Five minutes later, the phone rang again and it was the same woman. She just wanted to recheck the spelling to make sure that she did the new order correctly. She again apologized for bothering me and was professional and pleasant. I hung up feeling good.
I next had to go to the bank and do some errands. It was what Winnie the Pooh called a “cold, blustery day” where the wind was howling and it was raining slightly off and on. In driving into town, we saw that the river had overflowed and even crossed the roads in some places. I had never seen it so high and apparently it was at a record height.
I had shown pictures of the old mill down the road where there was a waterfall, and I am sorry to say that half the dam is gone in that area. The water was almost up to the bottom of the bridge and the force that the river is running is tremendous. This was the place where only a few short weeks ago, there was no water whatsoever running over the dam for weeks because the river was so low. It must be a shock for people who live on the shore and there is certainly some damages.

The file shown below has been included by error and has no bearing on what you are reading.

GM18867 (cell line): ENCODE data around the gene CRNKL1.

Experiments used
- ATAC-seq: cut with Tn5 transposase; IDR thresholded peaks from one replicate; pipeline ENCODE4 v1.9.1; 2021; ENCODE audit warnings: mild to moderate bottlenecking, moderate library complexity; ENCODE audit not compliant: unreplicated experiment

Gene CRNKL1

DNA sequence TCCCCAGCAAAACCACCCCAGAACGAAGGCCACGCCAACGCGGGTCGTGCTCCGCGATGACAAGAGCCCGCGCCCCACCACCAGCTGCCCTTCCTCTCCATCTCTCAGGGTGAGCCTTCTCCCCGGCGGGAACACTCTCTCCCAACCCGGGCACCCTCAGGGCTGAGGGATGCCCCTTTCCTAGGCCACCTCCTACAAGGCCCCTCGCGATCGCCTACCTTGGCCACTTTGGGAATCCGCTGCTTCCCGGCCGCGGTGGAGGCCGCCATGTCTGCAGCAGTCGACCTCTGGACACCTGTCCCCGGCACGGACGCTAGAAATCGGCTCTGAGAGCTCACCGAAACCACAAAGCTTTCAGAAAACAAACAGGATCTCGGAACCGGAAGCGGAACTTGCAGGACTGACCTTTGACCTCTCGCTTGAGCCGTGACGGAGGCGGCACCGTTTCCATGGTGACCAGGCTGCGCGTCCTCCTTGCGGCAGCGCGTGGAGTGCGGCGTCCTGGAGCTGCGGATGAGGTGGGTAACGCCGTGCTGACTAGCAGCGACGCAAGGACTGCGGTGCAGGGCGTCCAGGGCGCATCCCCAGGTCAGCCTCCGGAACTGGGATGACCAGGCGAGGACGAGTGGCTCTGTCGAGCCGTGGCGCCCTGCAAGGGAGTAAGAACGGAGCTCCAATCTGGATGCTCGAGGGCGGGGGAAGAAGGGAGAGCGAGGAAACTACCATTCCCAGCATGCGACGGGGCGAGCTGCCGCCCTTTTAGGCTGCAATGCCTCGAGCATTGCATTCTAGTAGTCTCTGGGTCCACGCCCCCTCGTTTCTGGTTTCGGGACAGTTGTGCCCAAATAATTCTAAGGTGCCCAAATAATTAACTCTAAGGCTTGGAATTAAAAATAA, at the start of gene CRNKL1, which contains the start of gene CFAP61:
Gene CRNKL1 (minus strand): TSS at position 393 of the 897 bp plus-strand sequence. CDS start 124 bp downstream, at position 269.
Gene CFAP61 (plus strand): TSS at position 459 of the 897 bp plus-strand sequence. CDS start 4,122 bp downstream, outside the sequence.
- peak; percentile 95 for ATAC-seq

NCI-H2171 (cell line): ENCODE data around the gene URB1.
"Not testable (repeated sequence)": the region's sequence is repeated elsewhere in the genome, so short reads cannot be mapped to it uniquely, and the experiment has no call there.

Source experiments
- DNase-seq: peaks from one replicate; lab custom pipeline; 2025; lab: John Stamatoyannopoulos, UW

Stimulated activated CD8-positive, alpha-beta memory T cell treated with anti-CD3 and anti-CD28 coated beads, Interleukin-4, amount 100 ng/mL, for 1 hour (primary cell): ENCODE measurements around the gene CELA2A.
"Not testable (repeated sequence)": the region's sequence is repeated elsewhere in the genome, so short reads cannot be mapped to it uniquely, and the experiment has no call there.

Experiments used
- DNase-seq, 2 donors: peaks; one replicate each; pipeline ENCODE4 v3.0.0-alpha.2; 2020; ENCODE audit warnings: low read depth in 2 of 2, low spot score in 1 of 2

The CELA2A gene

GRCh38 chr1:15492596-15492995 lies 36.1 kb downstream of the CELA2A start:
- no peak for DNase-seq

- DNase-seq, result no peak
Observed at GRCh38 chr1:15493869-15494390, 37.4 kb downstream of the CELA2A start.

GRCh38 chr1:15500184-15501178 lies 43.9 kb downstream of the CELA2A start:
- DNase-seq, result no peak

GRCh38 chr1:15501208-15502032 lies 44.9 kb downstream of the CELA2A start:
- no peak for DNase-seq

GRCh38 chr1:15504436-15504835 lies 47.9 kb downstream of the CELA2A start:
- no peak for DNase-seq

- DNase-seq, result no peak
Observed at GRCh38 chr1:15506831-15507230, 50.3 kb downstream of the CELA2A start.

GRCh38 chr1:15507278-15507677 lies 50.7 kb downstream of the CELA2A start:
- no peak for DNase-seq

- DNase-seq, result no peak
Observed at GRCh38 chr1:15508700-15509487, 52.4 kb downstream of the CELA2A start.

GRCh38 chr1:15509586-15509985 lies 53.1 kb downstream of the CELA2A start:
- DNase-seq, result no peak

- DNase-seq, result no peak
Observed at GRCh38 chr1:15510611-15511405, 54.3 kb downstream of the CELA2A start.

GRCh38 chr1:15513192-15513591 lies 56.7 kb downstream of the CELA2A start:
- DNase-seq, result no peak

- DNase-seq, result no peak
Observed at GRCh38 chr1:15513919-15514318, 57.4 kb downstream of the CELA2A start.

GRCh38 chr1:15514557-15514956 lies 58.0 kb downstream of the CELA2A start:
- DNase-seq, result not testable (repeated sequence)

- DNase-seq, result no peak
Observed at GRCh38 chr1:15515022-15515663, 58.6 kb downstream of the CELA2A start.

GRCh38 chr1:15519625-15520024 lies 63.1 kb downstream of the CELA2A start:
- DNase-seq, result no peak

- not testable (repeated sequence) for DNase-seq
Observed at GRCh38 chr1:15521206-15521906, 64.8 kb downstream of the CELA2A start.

In any case, we went to the bank and did some errands and by then it was after 1:30 and we were hungry. We stopped at the local Subway for something to eat. I love their soup and thought this would be the perfect day for a nice hot bowl of it.
We walked in and there were only two employees there. It was after regular lunch hour and a quiet time so it wasn’t unusual that it would not be busy. There was only one other table of customers there. The girls prepared our order and we went to a table to sit down and eat.
When I opened up the soup, I not only found it was only 2/3 full, but also quite cold. It wasn’t even in the least bit warm. I was quite disappointed because I was cold and damp and it would have hit the spot. They had a microwave sitting right on the counter and I got up to ask if the girl would reheat it. There was no one to be found.
I heard laughing and talking in the back area, but there was no one at the front counter. I waited for probably two or three minutes and no one came out. I felt kind of silly standing there with a bowl of soup in my hand and finally just set it on the counter and went back to start my salad. Two times I saw her come to the font for something and before I could jump up and get her attention she darted to the back area. I was a bit frustrated.